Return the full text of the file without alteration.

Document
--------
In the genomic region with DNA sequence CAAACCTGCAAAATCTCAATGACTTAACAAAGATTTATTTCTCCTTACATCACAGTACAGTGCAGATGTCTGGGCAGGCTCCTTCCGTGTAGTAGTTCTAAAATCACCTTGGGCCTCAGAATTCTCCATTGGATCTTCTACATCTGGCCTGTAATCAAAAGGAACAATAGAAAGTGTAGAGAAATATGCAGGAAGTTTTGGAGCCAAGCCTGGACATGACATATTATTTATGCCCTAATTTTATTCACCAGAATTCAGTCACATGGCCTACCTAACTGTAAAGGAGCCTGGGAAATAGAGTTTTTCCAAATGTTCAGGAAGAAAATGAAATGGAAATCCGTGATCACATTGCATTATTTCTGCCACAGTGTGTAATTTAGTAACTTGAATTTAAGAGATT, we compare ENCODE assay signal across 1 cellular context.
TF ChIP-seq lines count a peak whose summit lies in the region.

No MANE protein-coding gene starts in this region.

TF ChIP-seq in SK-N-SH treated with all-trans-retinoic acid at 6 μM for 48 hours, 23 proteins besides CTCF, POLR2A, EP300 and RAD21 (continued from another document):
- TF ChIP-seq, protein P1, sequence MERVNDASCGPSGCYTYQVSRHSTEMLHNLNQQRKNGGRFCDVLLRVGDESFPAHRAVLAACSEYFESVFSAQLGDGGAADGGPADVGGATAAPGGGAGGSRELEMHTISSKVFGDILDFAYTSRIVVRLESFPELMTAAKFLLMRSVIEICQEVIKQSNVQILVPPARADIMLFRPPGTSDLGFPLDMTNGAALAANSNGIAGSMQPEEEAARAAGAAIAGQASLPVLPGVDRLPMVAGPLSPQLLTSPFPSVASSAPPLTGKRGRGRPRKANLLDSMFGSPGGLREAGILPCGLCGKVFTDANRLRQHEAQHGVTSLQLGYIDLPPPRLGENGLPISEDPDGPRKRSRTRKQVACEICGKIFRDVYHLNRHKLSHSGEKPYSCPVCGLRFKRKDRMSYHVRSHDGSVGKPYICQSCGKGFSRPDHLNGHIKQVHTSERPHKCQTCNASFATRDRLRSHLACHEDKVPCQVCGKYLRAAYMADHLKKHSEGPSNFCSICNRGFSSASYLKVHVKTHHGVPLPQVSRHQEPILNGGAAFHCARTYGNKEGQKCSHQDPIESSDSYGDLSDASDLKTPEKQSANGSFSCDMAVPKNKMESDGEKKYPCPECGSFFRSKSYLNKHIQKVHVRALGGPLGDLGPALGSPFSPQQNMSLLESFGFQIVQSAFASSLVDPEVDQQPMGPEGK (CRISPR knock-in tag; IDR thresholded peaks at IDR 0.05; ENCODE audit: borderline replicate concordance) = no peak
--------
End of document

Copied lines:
In the genomic region with DNA sequence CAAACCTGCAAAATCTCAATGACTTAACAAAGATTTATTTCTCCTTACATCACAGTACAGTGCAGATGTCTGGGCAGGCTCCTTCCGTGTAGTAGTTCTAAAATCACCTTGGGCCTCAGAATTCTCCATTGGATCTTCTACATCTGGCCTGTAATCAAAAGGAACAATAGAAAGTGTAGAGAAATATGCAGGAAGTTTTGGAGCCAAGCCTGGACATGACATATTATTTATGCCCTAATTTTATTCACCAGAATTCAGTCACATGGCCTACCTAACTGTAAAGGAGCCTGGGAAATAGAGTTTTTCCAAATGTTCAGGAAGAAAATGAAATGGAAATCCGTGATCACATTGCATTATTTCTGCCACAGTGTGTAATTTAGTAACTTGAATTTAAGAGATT, we compare ENCODE assay signal across 1 cellular context.
TF ChIP-seq lines count a peak whose summit lies in the region.

No MANE protein-coding gene starts in this region.

TF ChIP-seq in SK-N-SH treated with all-trans-retinoic acid at 6 μM for 48 hours, 23 proteins besides CTCF, POLR2A, EP300 and RAD21 (continued from another document):
- TF ChIP-seq, protein P1, sequence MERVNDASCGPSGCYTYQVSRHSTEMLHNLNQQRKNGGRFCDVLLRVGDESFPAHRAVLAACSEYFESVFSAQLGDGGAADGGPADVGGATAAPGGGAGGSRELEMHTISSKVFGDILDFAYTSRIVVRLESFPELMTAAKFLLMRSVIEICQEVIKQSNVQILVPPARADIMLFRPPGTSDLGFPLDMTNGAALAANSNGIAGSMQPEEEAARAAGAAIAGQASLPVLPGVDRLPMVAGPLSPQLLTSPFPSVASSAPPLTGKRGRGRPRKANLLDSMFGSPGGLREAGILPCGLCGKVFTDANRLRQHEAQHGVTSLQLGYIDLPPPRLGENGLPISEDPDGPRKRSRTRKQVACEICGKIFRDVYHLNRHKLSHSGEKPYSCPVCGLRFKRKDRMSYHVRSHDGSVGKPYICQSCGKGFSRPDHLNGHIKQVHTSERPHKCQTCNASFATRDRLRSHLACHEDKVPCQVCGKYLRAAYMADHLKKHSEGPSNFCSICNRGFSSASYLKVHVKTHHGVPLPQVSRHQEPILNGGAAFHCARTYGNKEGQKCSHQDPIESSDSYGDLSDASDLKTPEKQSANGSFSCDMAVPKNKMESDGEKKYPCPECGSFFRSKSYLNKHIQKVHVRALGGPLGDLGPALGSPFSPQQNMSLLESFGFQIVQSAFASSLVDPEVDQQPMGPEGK (CRISPR knock-in tag; IDR thresholded peaks at IDR 0.05; ENCODE audit: borderline replicate concordance) = no peak